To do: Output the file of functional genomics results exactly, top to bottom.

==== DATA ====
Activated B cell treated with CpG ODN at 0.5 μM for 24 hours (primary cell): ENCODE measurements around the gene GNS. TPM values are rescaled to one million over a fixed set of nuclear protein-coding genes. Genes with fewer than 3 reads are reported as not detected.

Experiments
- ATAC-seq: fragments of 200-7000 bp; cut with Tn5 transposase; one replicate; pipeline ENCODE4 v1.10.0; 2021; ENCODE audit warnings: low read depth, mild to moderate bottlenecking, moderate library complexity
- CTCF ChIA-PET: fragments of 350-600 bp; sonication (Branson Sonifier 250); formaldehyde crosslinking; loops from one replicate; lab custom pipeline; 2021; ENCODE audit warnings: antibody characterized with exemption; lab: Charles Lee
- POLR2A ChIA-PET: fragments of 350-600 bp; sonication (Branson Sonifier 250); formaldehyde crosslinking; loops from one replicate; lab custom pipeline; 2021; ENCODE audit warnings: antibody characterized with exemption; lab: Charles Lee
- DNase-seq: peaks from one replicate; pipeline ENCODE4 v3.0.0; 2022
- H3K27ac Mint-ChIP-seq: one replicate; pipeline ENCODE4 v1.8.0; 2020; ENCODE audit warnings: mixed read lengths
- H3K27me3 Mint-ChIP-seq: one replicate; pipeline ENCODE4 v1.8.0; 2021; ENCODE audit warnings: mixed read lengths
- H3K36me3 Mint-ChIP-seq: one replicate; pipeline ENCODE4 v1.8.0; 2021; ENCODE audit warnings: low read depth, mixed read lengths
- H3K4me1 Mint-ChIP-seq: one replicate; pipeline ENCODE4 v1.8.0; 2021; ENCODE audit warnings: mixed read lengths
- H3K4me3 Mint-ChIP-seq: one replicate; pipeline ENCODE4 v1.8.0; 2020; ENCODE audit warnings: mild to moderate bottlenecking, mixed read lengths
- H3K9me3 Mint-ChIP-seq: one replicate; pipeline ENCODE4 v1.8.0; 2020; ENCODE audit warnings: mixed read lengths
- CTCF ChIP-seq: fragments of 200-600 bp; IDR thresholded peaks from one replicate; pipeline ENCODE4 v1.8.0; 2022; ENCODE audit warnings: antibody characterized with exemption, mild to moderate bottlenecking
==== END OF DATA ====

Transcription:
Activated B cell treated with CpG ODN at 0.5 μM for 24 hours (primary cell): ENCODE measurements around the gene GNS. TPM values are rescaled to one million over a fixed set of nuclear protein-coding genes. Genes with fewer than 3 reads are reported as not detected.

Experiments
- ATAC-seq: fragments of 200-7000 bp; cut with Tn5 transposase; one replicate; pipeline ENCODE4 v1.10.0; 2021; ENCODE audit warnings: low read depth, mild to moderate bottlenecking, moderate library complexity
- CTCF ChIA-PET: fragments of 350-600 bp; sonication (Branson Sonifier 250); formaldehyde crosslinking; loops from one replicate; lab custom pipeline; 2021; ENCODE audit warnings: antibody characterized with exemption; lab: Charles Lee
- POLR2A ChIA-PET: fragments of 350-600 bp; sonication (Branson Sonifier 250); formaldehyde crosslinking; loops from one replicate; lab custom pipeline; 2021; ENCODE audit warnings: antibody characterized with exemption; lab: Charles Lee
- DNase-seq: peaks from one replicate; pipeline ENCODE4 v3.0.0; 2022
- H3K27ac Mint-ChIP-seq: one replicate; pipeline ENCODE4 v1.8.0; 2020; ENCODE audit warnings: mixed read lengths
- H3K27me3 Mint-ChIP-seq: one replicate; pipeline ENCODE4 v1.8.0; 2021; ENCODE audit warnings: mixed read lengths
- H3K36me3 Mint-ChIP-seq: one replicate; pipeline ENCODE4 v1.8.0; 2021; ENCODE audit warnings: low read depth, mixed read lengths
- H3K4me1 Mint-ChIP-seq: one replicate; pipeline ENCODE4 v1.8.0; 2021; ENCODE audit warnings: mixed read lengths
- H3K4me3 Mint-ChIP-seq: one replicate; pipeline ENCODE4 v1.8.0; 2020; ENCODE audit warnings: mild to moderate bottlenecking, mixed read lengths
- H3K9me3 Mint-ChIP-seq: one replicate; pipeline ENCODE4 v1.8.0; 2020; ENCODE audit warnings: mixed read lengths
- CTCF ChIP-seq: fragments of 200-600 bp; IDR thresholded peaks from one replicate; pipeline ENCODE4 v1.8.0; 2022; ENCODE audit warnings: antibody characterized with exemption, mild to moderate bottlenecking